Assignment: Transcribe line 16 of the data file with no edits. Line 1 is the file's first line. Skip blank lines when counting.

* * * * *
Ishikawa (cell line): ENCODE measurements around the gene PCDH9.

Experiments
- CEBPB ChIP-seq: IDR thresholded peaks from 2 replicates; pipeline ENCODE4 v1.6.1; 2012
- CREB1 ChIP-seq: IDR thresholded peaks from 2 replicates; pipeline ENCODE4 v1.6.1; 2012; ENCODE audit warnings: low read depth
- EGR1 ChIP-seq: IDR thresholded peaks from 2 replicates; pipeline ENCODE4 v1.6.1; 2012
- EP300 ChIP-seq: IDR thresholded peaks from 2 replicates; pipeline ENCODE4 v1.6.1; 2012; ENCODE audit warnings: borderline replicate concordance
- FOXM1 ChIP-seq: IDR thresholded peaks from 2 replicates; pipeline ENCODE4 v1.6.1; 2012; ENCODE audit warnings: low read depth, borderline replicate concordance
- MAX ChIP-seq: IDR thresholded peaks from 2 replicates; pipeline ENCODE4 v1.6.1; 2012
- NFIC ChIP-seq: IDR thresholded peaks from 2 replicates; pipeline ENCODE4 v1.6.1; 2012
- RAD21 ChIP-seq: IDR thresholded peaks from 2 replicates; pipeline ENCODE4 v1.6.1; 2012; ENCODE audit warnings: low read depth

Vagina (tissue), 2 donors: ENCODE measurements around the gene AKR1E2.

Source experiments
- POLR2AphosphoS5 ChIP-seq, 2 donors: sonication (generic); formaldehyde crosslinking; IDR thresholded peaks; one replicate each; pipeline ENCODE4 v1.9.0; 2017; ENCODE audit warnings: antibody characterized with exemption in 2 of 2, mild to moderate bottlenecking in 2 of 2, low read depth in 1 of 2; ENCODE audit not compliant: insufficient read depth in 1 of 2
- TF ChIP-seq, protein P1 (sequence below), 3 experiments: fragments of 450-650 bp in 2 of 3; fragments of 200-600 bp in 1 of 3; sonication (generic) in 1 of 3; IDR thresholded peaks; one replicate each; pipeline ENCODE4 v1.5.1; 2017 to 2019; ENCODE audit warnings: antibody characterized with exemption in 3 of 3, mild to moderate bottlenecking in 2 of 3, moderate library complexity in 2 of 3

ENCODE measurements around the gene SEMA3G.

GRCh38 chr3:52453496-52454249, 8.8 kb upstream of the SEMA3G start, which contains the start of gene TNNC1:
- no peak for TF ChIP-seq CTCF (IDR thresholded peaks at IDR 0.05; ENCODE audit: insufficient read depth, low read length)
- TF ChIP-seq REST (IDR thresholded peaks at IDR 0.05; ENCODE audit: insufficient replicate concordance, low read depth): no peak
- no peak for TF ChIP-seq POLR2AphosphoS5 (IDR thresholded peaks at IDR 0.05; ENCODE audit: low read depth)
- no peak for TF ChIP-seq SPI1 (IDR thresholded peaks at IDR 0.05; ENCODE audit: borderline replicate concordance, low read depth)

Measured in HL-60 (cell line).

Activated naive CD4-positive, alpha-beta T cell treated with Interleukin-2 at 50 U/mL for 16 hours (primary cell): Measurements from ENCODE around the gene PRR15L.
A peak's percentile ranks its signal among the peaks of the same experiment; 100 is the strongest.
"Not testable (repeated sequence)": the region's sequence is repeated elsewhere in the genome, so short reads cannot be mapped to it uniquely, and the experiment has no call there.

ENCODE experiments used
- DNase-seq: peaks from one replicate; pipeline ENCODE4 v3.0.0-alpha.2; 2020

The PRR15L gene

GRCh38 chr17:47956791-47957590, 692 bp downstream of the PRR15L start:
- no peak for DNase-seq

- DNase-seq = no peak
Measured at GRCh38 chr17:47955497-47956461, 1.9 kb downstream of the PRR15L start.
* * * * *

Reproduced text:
GRCh38 chr3:52453496-52454249, 8.8 kb upstream of the SEMA3G start, which contains the start of gene TNNC1: